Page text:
Sisterhood & Silence
Sisterhood between women has been largely robbed from us. We are taught that female friendship is fraudulent; that despite our bonding, we are all perpetually in competition with each other – for men, success, and so we find ourselves in opposition to the identity of femaleness in our society – weak, bitchy, superficial. We proclaim that we are “not like other girls,” while we consume media which portrays female relationships as (almost exclusively) opportunistic, competitive but most of all – centered around men rather than each other (see: the Bechdel test). It’s time we transcend the barriers that have been placed between us; the separation only weakens our attempts at bettering ourselves and the society we find ourselves in. But it isn’t going to be as easy as recognizing, examining and rejecting the ideologies we have absorbed since childhood – and trust me, unlearning sexist racist hegemonic dominance is no easy task. No, this involves something more subtle than protests, than academic theory and rhetoric; it involves silence.
While I share something with every woman (past, present, future), there is a great deal I do not know about their experience. In some cases, there is an entire language I do not even recognize. French philosopher Luce Irigaray writes of the irreducibility of subjectivity. She rightfully asserts that there is only one form of subjectivity which exists in mainstream Western culture and it is male. Consider that Freud’s explanation of female subjectivity looked more like an under-developed form of male subjectivity. Well, intersectional feminist theory knows that there is much more at play than gender in shaping a person’s subjectivity (including race, class, etc). But the Otherness of another’s experience that Irigaray touches on is precisely the issue at hand – that is, the notion that one subjectivity cannot be understood through the lens of another. Each of us are intrinsically ourselves and “such a self involves all that belongs to one’s own world: the way in which the subject relates to itself, to the other, to the world, but also to a cultural environment where this subject lives, an environment which takes part in our subjectivity, and it often confused with identity itself” (Irigaray, An Ethical Gesture Toward the Other, page 2). It is this kind of subjectivity that allows for all the richness of difference that exists between us, and that ultimately makes the world worth living in.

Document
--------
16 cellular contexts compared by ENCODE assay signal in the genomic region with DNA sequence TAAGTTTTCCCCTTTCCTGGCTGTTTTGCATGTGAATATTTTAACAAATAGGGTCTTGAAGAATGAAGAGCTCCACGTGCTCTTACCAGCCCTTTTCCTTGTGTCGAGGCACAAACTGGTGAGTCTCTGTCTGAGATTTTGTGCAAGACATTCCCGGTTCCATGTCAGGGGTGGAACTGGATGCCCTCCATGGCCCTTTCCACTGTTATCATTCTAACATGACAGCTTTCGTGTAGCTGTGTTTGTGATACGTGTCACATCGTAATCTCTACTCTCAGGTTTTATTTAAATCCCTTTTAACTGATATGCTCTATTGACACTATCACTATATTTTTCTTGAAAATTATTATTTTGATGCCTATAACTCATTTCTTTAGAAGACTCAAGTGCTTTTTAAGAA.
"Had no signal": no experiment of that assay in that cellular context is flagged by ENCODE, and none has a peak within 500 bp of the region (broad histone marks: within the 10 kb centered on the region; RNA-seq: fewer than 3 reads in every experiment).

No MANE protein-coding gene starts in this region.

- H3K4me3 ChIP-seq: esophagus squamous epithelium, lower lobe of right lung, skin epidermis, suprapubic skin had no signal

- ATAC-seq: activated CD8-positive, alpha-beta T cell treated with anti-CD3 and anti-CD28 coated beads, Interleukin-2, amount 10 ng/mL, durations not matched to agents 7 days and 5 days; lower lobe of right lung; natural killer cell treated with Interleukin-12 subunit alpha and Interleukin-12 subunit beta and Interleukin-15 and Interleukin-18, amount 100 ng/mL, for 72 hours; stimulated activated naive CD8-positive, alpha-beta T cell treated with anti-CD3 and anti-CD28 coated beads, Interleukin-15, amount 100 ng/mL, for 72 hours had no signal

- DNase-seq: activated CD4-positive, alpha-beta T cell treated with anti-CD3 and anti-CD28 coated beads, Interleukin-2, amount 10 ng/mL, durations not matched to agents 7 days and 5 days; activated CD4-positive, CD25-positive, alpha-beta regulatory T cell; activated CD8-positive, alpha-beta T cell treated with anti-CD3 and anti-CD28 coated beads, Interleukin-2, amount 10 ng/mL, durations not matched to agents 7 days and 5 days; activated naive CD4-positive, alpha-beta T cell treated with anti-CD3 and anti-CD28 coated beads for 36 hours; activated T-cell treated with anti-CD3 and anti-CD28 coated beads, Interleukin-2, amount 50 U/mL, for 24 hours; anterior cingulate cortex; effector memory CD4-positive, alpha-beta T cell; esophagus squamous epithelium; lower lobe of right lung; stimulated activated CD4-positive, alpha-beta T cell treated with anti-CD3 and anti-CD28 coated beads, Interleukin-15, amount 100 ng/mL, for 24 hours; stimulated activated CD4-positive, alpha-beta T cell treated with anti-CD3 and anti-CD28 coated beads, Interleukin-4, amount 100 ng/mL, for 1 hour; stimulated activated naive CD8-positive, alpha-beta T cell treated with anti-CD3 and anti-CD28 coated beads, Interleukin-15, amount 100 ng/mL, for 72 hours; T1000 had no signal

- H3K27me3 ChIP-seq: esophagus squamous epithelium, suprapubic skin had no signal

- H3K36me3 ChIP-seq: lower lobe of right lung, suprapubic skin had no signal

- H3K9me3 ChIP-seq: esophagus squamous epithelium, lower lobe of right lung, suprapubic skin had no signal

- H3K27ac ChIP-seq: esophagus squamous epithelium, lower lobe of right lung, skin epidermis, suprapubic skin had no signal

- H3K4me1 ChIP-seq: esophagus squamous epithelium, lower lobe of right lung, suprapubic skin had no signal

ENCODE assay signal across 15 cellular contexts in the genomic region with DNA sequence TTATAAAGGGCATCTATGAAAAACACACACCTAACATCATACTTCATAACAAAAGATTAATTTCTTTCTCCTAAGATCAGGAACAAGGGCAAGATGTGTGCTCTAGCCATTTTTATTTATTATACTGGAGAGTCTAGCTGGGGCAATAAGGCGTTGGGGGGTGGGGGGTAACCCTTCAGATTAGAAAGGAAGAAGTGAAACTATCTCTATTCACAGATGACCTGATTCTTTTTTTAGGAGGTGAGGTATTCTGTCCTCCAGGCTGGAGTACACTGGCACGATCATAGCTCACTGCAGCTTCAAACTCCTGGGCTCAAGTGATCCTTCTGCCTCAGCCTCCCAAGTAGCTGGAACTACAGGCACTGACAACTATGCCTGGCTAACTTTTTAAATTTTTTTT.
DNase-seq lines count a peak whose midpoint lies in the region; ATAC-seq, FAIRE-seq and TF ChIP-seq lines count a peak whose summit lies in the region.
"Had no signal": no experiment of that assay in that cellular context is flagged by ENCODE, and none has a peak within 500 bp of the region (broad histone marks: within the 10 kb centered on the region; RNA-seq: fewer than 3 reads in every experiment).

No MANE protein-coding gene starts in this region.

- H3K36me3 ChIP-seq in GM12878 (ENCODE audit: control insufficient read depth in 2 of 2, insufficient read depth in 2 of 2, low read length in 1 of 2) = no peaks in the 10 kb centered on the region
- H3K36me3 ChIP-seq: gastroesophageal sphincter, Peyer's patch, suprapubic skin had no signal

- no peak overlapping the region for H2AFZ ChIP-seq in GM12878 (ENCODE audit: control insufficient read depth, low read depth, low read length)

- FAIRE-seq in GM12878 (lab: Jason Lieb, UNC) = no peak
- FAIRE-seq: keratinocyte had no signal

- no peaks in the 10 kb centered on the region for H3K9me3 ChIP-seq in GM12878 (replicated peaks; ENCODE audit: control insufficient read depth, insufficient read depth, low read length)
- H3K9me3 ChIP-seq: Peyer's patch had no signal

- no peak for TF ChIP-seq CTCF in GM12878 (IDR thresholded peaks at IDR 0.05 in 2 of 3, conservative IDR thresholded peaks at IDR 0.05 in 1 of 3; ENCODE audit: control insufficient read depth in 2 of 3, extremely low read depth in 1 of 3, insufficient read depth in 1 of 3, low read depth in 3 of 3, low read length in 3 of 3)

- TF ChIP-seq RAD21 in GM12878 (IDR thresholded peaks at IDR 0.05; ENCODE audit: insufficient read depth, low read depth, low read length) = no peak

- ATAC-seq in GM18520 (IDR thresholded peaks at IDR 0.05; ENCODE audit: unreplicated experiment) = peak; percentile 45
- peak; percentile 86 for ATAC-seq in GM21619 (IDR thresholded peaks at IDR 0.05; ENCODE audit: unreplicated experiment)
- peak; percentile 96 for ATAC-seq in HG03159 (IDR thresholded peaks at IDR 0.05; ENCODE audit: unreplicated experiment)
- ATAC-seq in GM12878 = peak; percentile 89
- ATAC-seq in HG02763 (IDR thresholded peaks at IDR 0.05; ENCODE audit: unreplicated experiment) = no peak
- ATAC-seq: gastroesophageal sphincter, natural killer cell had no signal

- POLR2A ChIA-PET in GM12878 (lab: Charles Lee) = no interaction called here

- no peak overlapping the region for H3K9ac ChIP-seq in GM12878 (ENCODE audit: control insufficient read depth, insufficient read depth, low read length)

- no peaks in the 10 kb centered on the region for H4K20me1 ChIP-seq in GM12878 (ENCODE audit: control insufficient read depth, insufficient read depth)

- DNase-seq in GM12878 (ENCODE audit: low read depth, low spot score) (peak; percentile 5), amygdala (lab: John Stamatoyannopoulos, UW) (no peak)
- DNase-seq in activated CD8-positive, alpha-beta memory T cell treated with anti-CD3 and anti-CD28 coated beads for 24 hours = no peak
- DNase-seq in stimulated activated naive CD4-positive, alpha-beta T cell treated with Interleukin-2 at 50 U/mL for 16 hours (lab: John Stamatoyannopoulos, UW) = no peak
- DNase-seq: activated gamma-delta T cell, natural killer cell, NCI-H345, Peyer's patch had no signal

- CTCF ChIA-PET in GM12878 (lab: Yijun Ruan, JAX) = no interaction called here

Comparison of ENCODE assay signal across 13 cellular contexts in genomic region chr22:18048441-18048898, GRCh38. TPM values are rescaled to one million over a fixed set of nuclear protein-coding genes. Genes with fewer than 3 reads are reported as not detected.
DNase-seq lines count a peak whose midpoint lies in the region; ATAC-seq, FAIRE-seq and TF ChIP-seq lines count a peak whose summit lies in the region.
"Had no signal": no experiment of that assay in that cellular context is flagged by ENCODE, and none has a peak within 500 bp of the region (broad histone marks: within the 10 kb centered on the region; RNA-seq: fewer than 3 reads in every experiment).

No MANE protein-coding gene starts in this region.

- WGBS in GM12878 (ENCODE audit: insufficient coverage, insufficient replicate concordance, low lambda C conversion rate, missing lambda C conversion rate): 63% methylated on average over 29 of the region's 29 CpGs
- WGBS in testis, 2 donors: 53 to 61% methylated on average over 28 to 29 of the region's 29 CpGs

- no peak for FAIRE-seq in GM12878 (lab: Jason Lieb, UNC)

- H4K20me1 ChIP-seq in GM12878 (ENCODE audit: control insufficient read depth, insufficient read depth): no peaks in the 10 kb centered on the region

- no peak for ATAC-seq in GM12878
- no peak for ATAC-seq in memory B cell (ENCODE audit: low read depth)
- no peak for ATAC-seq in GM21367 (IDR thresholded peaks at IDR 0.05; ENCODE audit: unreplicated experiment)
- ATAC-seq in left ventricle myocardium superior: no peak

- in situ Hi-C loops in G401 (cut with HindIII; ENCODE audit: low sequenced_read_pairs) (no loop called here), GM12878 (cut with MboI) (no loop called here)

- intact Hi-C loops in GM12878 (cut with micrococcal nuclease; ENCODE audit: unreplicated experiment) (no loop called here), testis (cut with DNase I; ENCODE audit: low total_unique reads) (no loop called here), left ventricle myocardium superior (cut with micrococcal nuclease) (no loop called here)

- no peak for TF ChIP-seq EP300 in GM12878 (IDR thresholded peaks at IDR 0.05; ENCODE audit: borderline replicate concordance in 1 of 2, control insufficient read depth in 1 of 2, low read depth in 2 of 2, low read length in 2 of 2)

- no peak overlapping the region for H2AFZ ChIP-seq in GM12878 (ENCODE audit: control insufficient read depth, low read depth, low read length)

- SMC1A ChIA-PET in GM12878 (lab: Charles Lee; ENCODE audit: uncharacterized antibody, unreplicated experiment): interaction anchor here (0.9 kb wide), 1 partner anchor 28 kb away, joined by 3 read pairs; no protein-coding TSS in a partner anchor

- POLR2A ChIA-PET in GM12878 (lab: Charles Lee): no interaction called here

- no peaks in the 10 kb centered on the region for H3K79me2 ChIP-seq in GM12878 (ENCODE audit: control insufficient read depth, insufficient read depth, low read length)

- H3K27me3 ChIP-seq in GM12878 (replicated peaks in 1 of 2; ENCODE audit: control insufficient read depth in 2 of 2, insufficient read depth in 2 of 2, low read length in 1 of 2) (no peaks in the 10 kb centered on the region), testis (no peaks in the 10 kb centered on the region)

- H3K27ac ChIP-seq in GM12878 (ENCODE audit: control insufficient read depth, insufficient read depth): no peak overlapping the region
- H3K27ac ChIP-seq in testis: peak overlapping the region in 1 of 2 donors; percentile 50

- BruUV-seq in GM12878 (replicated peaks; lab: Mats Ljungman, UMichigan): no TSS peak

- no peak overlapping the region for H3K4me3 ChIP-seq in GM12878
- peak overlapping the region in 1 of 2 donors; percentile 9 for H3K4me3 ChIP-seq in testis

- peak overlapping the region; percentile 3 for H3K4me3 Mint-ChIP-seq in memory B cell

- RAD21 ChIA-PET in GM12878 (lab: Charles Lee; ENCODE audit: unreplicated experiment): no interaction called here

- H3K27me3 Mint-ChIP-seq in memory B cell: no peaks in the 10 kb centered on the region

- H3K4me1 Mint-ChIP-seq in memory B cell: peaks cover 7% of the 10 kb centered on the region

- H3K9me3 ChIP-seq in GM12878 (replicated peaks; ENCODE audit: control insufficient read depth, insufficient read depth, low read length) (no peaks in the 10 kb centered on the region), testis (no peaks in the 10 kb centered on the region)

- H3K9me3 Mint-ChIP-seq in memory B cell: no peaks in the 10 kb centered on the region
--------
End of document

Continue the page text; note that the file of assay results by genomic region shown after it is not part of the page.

Irigaray suggests that it is only through silence that the Other may come toward me and I may move toward them. This silence allows us to relinquish our commitment to a code of meaning which has shaped our experiences, and to make space and time for the unknown. She calls this the opening of a threshold and it occurs on the borders of the horizons of our selves – we do not invite the other into our subjectivity (as it is irreducible) and we do not step into their subjectivity (it is not ours to appropriate). Instead, we must choose silence. We must let others be, and appear, and welcome what might be changed by this exchange while remaining faithful to ourselves, too. Like I said – it isn’t easy. But this is the path to the Other, that is, to each other.